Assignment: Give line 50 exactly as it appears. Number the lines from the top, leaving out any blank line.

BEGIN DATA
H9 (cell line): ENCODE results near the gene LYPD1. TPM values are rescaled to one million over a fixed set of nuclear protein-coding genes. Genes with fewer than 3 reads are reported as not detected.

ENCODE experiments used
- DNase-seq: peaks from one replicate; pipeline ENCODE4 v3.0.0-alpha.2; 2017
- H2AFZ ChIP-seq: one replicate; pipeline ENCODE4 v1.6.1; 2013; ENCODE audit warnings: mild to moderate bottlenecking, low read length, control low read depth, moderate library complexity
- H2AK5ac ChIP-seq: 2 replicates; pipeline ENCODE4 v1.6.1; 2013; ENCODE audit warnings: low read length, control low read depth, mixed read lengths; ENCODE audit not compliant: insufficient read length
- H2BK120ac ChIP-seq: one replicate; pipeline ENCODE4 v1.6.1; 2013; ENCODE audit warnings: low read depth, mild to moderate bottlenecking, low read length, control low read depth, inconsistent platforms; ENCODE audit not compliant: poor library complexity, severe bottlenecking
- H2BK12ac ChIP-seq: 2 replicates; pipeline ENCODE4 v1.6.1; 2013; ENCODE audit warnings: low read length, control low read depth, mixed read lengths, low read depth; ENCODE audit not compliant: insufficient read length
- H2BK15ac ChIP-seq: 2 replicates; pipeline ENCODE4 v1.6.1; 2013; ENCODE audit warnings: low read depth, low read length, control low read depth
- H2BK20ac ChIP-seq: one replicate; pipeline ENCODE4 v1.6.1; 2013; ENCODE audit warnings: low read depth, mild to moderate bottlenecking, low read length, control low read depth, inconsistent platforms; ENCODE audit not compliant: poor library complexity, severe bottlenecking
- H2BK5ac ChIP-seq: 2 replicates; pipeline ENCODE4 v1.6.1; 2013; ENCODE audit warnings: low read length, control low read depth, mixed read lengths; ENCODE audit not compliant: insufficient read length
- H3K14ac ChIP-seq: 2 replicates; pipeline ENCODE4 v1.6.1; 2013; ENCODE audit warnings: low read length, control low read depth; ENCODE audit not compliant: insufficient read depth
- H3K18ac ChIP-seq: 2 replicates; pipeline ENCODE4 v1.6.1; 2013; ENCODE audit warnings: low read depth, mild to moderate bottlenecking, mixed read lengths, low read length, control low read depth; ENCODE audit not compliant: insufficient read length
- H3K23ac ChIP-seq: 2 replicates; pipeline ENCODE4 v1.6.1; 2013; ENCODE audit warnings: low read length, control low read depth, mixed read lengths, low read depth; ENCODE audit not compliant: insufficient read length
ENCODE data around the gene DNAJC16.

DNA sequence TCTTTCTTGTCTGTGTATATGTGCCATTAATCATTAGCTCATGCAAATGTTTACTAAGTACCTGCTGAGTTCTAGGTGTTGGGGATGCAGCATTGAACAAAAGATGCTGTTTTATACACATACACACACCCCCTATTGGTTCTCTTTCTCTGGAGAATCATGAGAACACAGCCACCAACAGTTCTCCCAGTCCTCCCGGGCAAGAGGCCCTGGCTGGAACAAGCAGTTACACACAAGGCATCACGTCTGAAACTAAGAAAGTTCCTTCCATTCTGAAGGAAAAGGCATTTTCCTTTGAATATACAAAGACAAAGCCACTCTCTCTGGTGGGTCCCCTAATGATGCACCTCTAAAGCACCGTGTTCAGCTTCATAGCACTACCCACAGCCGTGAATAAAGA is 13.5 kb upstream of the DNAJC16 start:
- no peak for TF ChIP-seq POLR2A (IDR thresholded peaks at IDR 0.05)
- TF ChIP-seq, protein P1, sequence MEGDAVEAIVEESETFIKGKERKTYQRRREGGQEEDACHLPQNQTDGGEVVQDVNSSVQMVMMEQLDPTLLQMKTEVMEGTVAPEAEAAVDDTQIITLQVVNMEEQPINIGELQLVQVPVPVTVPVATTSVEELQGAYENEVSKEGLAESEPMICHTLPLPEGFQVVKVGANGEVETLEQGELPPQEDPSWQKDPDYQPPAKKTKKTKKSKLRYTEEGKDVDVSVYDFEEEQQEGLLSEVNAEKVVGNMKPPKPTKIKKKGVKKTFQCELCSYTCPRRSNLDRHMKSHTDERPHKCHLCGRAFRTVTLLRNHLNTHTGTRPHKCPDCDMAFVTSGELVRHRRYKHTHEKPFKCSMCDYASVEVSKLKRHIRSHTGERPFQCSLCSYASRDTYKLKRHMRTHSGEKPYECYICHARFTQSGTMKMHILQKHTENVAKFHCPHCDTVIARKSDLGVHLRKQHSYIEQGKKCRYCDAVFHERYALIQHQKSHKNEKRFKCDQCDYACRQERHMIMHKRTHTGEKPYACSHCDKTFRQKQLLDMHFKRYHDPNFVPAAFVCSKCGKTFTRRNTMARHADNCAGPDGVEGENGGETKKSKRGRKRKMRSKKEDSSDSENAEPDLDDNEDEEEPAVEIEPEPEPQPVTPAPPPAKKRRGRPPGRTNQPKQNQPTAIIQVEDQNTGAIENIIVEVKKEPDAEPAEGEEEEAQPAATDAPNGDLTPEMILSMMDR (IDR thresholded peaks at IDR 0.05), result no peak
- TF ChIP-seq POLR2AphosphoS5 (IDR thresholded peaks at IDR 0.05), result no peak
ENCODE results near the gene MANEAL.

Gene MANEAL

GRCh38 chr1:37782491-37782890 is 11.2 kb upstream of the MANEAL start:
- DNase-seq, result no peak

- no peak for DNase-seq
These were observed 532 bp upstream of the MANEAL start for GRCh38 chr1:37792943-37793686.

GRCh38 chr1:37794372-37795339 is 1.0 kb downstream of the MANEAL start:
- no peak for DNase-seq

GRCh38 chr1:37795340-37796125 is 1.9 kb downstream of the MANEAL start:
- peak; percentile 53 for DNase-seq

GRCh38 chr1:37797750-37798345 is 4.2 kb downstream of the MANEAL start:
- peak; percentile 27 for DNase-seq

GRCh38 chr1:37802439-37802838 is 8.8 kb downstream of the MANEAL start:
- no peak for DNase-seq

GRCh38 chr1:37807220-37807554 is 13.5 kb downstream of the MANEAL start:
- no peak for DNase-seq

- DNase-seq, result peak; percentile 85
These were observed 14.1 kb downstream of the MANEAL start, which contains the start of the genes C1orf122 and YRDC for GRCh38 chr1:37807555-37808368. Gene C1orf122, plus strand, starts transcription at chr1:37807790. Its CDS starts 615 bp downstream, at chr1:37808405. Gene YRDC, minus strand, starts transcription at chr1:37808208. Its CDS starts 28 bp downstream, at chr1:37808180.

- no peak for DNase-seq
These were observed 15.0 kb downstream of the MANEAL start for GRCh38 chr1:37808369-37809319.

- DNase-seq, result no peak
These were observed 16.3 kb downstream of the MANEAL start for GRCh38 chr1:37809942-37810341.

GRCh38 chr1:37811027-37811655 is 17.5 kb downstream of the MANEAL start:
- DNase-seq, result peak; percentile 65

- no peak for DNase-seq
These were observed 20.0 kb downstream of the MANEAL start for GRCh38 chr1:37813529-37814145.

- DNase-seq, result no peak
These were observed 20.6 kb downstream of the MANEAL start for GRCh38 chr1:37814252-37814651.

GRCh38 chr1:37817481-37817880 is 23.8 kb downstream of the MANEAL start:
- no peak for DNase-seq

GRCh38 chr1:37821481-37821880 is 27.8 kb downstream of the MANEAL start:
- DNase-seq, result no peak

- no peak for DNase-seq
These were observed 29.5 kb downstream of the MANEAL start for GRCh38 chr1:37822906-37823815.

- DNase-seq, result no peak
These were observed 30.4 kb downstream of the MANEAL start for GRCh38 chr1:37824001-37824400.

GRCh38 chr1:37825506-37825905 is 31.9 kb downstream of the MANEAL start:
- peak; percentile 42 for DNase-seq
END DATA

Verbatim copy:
- DNase-seq, result no peak